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I pressed the door bell twice. It wasn’t ringing. There probably was a power cut.  I knocked on the door, softly at first, then firmly. No response. The coir mat at the door had ‘Welcome‘ written on it in dark green. Taking it at face value, I removed my footwear and stepped in, after carefully wiping my feet on the mat.

Inside, it was cool and dark. When my eyes adjusted, I found that everything looked exactly the same in the tiny room. The table set against the wall to one side with all of Mr K’s books and stuff, knickknacks arranged tastefully in  a glass-fronted cupboard set in the wall facing the door, the saggy sofa set with a a now faded flowery cover and two mismatched chairs on either side with cushions, the covers made of the same cloth as the sofa cover.  Even the calendar on the wall looked the same, except that it now showed the year 2019. 

There was not a speck of dust anywhere.  That was hardly surprising considering how particular Mrs K was about cleanliness.

As an eleven year old, I had once walked into her house to deliver a message from my mom. The floor had just been mopped and still had water marks on it, but I was oblivious to it all. Mrs K who had been in the kitchen cooking, lovely smells were emanating from it, walked out when she heard me. Her eyes, on seeing me, had gone straight to the shoes on my feet which I had been too lazy to remove at the front door. You see, we never did that sort of thing in our own home and so it somehow had seemed unnecessary. In a hurry to join my friends, I quickly blurted out my mom’s message and turned to leave when I heard her say,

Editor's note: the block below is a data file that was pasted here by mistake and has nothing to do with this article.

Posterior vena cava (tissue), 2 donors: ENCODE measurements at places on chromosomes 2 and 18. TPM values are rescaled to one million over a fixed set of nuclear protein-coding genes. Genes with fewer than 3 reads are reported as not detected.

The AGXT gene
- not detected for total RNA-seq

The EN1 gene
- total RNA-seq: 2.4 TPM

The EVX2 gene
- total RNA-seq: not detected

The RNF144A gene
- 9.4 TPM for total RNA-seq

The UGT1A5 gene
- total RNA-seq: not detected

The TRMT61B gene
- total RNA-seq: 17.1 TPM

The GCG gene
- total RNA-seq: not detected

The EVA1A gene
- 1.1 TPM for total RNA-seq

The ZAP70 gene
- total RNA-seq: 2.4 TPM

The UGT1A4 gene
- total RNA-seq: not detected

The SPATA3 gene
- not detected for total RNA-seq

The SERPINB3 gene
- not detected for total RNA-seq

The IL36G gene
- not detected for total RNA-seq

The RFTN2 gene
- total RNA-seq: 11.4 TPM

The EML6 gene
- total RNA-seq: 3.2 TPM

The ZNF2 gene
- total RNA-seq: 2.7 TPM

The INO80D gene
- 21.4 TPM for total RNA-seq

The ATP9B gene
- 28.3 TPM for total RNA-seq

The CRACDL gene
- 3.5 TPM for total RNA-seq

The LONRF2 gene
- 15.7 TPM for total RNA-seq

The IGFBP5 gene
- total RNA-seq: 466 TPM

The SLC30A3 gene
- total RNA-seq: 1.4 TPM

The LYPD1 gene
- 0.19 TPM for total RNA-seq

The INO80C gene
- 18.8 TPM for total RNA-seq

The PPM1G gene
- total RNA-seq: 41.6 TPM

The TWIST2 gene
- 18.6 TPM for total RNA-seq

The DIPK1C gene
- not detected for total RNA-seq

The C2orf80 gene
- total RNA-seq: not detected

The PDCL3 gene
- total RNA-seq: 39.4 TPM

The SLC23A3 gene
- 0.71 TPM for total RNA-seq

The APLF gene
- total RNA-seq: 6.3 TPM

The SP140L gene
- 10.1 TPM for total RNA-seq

“Oh, by the way, Lila…”

I looked at her expectantly. Mrs K looked pretty in her printed white cotton sari and red blouse. She had a huge kumkum bindi of red on her forehead and the light glinted off her nose-ring.

“Lila, you must always remove your shoes before stepping into a house. Otherwise you’ll carry the dirt and germs in too. And I have only just mopped the floor!”

There was a smile on her kind face. In spite, I had felt small, as small as a germ I probably carried inside into her clean house.

“Yes, Aunt K” I had replied before running out to grab the school bag I had dropped outside her front door and running off to join my friends and school.

Two decades and more have passed since that day and much happened in between. Hostel and studies, work, and then committing the unpardonable crime of marrying the man of my choice, that too someone from outside the community, had all kept me away from my hometown. But finally, here I am.  

I kept the fruit-basket and other things I had brought for Mrs K, on the table. When I looked up, there she was, standing at the door to the tiny kitchen as usual.  She looked so frail. There no longer was a bindi adorning her forehead. Mrs K was not only particular about cleanliness, she also followed traditions and rituals to the letter. Mr K was long gone and she on her part had given up the trappings of a married woman as demanded by her religion. Only the nose ring shone, glinting off the light coming through the doorway.

“You have come.”

It was a statement. There was no smile on her face. It was as if she was too tired to smile. After all, I had taken away from her what was most important. Her only son. How could I have known that the man I fell in love with on shores far away would turn out to be the only son of Mr and Mrs K, the son they had sent off to the city at a young age to study in a better school? How could I have known I was shattering the dreams of a couple who pinned their hopes on him returning and marrying a woman of their choice, from their own community, bringing with her a hefty dowry as well? Not just that, between us, her son and I, had created tension in our small town when we finally went ahead and married that my parents had to move, and we ourselves were forced to stay away.

Two decades, and here I was, at her request. The town was no longer bothered or cared about us or our relationship. Life had moved on. So had her son. All we had left now between us was each other and the young teenager who walked in through the front door as if on cue, dragging a suitcase. Mrs K’s eyes glinted brighter than her diamond nose-ring on seeing her granddaughter.

©Shail Mohan 2019

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